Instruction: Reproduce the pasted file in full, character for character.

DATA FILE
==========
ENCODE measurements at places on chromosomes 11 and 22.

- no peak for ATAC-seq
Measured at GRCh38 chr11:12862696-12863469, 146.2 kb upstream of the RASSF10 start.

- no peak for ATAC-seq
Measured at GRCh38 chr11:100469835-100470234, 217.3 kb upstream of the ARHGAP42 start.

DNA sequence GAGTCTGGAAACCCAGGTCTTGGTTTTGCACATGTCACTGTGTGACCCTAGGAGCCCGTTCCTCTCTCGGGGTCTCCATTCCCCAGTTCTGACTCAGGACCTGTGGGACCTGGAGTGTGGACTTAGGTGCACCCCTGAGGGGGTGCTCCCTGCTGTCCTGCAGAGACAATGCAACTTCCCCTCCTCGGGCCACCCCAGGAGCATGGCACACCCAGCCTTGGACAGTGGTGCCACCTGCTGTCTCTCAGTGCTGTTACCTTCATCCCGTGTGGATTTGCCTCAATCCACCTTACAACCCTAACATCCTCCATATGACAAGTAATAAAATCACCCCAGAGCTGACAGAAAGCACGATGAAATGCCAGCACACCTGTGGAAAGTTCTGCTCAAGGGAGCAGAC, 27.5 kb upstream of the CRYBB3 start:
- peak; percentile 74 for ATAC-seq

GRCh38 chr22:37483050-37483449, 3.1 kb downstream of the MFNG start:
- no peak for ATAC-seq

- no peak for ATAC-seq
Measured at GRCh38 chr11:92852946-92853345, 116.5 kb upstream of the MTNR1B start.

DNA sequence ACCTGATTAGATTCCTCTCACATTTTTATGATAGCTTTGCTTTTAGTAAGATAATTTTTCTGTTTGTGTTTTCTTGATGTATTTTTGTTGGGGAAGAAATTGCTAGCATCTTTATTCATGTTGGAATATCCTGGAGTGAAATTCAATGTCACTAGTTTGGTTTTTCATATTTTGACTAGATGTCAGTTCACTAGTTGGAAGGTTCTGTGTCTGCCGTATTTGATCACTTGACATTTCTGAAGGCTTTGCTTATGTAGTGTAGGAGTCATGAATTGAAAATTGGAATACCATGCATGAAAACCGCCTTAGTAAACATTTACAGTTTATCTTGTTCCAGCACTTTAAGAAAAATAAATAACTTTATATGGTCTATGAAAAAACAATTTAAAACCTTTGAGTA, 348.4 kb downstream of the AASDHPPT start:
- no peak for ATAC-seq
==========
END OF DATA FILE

ENCODE measurements at places on chromosomes 11 and 22.

- no peak for ATAC-seq
Measured at GRCh38 chr11:12862696-12863469, 146.2 kb upstream of the RASSF10 start.

- no peak for ATAC-seq
Measured at GRCh38 chr11:100469835-100470234, 217.3 kb upstream of the ARHGAP42 start.

DNA sequence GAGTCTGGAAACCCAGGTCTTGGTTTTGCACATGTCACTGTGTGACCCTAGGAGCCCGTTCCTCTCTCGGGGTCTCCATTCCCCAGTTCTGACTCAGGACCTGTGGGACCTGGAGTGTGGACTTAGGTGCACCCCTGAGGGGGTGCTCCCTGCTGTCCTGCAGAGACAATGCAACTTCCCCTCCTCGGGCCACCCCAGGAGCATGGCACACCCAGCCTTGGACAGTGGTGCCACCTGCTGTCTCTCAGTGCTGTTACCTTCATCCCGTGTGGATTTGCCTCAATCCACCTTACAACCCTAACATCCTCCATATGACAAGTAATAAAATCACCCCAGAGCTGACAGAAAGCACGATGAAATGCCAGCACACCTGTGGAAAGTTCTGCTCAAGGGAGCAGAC, 27.5 kb upstream of the CRYBB3 start:
- peak; percentile 74 for ATAC-seq

GRCh38 chr22:37483050-37483449, 3.1 kb downstream of the MFNG start:
- no peak for ATAC-seq

- no peak for ATAC-seq
Measured at GRCh38 chr11:92852946-92853345, 116.5 kb upstream of the MTNR1B start.

DNA sequence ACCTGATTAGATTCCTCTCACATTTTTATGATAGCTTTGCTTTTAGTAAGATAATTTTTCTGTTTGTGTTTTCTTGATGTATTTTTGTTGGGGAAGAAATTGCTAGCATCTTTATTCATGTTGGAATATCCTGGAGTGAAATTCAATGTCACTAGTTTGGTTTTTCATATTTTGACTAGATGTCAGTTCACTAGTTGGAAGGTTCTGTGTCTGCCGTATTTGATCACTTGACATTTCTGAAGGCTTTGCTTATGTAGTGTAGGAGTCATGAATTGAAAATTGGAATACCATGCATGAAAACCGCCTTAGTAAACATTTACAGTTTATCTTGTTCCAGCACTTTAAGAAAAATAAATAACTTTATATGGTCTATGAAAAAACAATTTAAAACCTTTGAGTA, 348.4 kb downstream of the AASDHPPT start:
- no peak for ATAC-seq